Wisdom along the Way

We did a lot of hiking on our recent trip to Utah’s national parks and monuments.  Cairns mark the trails, there being no big trees to post marks on as in the East.  A cairn is a pile of rocks of different sizes and shapes, curiously balanced and tall enough to be visible.

Balance in my life is something I have desired but often found elusive.  I have wondered why cairns don’t fall over.  I imagine that each rock is in a certain relation to the others and is held by the force of gravity.  Maybe a comfortably or neatly balanced life is an illusion and our lives look more like cairns–with an overemphasis on this at one time and on that at another, and with the balance coming from our grounding in the One who upholds us.

For me the cairns were very necessary.  We were walking on and over large expanses of rocks, so there was no well-worn path to follow.  I had no sense of the direction we needed to go to get to our destination, to say nothing of the existence of impassable canyons and other ways to get stuck if we went the wrong way.  And one misstep on the special desert soil would destroy what had taken two hundred years to develop and helped to keep it soil and not sand easily blown or washed away.

Again there were spiritual lessons to learn.  One, I can walk anyway I choose, but I may end up at dead ends or cause a lot of damage, to me or others.  Two, it matters who guides me.  Three, to get to what matters to me, there is a way.  Following it brings joy.

I also found that generally I was able to see only one cairn at a time.  I had to trust that there would be another one and look for it after I passed the one cairn I could see.  Thinking I knew where the trail went often got me lost until I went back to the last cairn and looked again for the next one.  God often shows us only one step at a time.  To walk with God requires trust that the way is there and that God will guide us.

Queries:

Which aspect of cairns speaks to you most at this time?

In whom, or what, do you find your grounding?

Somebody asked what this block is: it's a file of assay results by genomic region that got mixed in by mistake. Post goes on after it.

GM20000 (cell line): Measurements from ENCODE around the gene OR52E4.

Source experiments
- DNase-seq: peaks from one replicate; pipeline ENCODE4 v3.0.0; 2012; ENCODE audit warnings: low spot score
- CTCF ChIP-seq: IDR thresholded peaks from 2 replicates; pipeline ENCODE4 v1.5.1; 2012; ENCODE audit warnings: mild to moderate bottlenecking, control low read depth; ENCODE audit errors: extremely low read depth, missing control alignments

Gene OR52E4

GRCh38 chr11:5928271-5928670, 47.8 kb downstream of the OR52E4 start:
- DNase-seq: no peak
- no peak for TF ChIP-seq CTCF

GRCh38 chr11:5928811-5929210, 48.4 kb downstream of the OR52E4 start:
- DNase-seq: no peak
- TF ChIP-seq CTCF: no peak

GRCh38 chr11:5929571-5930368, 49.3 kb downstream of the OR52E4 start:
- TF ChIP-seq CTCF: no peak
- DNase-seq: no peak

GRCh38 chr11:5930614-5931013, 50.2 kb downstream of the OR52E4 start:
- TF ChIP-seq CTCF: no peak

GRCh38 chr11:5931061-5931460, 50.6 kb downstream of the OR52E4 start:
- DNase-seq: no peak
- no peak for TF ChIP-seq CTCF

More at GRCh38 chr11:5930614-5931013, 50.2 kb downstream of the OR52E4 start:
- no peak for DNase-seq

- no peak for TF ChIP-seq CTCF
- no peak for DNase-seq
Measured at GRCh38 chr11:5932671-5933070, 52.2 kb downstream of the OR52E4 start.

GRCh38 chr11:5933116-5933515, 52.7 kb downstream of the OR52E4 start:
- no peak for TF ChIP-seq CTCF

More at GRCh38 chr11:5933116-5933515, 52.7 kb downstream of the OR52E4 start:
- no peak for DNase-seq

Prayer:

May I walk in Your Way and listen for Your guidance.

For further reference:

Our life is love, and peace, and tenderness; and bearing one with another, and forgiving one another, and not laying accusations one against another; but praying one for another,and helping one another up with a tender hand.”  (Isaac Penington, 1667.)

“. . . knowing that suffering produces endurance, and endurance produces character, and character produces hope, and hope does not disappoint us. . .”  (See Romans 5: 1-5.)

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Hearing God in Nature

A hiking trip to Utah left me unexpectedly with a wealth of spiritual insights, as if God were speaking to me in the rocks.

You enter Arches National Park and then take a drive to the area where you want to get out of the car.  The drive is spectacular, worth the trip in itself.  Along the way there are three tall rock towers adjacent to each other.  To us the structure became The Three Wise Men from the biblical story of the birth of Jesus.  Their three heads seemed to us to be topped with crowns or headdresses and they seemed poised to worship.   After learning the official name, The Three Gossips, I felt glad to be so grounded in the biblical story that how I see and what I see is shaped by that story.

Having arrived late one afternoon when the park was closing early, we took a trail to an overlook to see the famous Delicate Arch.  What we saw was splendid.  But the next day we hiked to the arch itself.  I even stood under it.  Our appreciation of the arch and why it is such a favorite dramatically changed.  One could say we went from learning about it to being in it.  In the spiritual life the beginning of the life of faith has a luminous and wonderful quality, and yet it is only a shadow of what comes in the journey over time as the truth of the faith becomes a part of you.